The slate is a black stone used in construction, is very rich in iron and is a great support for species lithophytes orchids as Pleurotallis and Bulbophyllum rupiculum. Does not hold water but it has an unlimited duration.
Ceramic and tile
The crushed ceramic tiles can be used for species such as Vanda, Ascocentrum, Rhynchostylis, Cattleya and Laelia. Its main feature is the retention of water and nutrients. It is heavy with what supports well the plant and allows a good circulation of air.
Gravel and stones
The gravel and stones as ornamental as the dolomite go well with Cattleya and Laelia purpurata. Its duration is indefinite and they are not recommended for species that do not tolerate the calcium. They retain a lot of salts to the fertilizer which can damage the roots of some orchids. Will need washed frequently.
The knot of the Araucaria heterophylla
The knot of the Araucaria heterophylla is collected from the trees in the decomposition of this species and does not contain toxic substances. Is indicated for species of Cattleya and micro orchids. It is difficult to find but has a very long duration.
The bark of peroba
The bark of peroba or palo rosa Aspidosperma polyneuronm, has a high durability, it is rough and retains little water. Can be used in the cultivation of orchids in vertical vertical holding them to a fence or wall. It is suitable for orchids orchids such as Miltonia, Oncidium, Brassia, Brassavola, Encyclia and Cattleya walkeriana. Lasts for more than 5 years and requires watering more frequently. Retains the wrong fertilizer.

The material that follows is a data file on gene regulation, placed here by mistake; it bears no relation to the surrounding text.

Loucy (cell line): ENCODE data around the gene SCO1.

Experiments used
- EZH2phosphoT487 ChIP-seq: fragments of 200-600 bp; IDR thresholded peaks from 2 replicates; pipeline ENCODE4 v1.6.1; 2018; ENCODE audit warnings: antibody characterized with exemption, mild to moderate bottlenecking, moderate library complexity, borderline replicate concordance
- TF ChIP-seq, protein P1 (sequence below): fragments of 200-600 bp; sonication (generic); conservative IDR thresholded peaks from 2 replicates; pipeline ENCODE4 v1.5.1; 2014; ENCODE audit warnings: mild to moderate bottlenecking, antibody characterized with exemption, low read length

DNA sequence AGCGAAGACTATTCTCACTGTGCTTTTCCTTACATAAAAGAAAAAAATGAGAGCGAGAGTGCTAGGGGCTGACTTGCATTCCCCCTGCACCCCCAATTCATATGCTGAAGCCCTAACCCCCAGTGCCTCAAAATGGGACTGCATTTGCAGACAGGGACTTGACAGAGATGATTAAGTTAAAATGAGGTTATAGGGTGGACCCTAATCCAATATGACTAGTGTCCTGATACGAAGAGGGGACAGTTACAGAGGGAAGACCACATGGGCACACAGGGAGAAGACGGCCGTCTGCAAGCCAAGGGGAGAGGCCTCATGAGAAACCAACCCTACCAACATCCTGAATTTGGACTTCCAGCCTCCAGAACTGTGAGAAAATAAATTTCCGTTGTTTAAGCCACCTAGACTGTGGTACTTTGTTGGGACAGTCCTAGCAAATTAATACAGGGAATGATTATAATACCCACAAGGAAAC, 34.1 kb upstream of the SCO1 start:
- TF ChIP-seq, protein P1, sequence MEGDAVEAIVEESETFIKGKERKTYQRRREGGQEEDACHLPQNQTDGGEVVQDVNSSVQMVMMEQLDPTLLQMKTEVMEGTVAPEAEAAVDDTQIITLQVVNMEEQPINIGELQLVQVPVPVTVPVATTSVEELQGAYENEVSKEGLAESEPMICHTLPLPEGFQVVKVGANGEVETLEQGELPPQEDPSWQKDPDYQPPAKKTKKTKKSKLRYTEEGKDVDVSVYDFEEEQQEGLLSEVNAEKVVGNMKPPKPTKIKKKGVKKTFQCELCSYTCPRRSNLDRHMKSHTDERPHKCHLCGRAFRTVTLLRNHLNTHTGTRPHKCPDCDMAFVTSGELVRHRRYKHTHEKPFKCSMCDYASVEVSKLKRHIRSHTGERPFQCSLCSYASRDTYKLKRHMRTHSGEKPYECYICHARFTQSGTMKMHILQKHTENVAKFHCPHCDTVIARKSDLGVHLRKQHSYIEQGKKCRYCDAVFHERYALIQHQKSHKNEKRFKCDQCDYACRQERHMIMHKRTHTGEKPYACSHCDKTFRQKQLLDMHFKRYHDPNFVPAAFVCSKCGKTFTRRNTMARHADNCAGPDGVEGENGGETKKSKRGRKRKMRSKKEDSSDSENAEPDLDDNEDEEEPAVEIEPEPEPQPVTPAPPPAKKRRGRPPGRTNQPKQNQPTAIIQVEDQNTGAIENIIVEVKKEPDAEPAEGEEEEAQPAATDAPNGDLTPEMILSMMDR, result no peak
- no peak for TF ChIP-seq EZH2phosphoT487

The pit of Acai
The pit of Acai berry is the seed of a palm tree very common in the amazon region. Preserves the acidity at a good level for orchids and retains the optimal amount of fertilizer and moisture. Does not contain an excess of tannin or other substances that are toxic to orchids. In humid regions it does not last more than two years.
The fiber of coconut contains macro and micronutrients essential for the growth of orchids. It is sold in various presentations and treatments. Is usually try to lower the amount of tannin. Does not hold much fertilizer, and does not contain nitrogen. In humid regions and cold is not advisable to retain too much moisture. It has a duration of more than three years, and is suitable for species such as Miltonia, Oncidium and micro orchids.
Coconut fiber compressed
Coconut fiber compressed it is the ideal substitute for tree fern. It is sold with the shape of a pot, in bars, cubes, plates, and many other forms. It is ideal for warm areas due to its high water retention. Ideal for species such as Miltonia, Phalaenopsis and Vanda.
The guardians live that are used to grow orchids epiphytes are tree bark rough as Pouteria caimito, Cydonia Olonga, Artocarpus heterophyllus, Punica granatum, Ficus carica, Psidium guajava L, Citrus limonia orsbeck among others. It is the substrate that better mimics the natural conditions of the forests.
The Sphagnum moss
The Sphagnum moss is usually appointed as a substitute for the fiber of the tree fern. Retains a large amount of water and is always used in combination with another type of substrate. Is an ingredient of many substrates for commercial orchids that can be found in garden centers.
The expanded clay
The expanded clay is a material that is inorganic and inert, which has characteristics similar to gravel. With the difference of being a material much lighter and can be used both to drain the bowl as to form the substrate together with other components.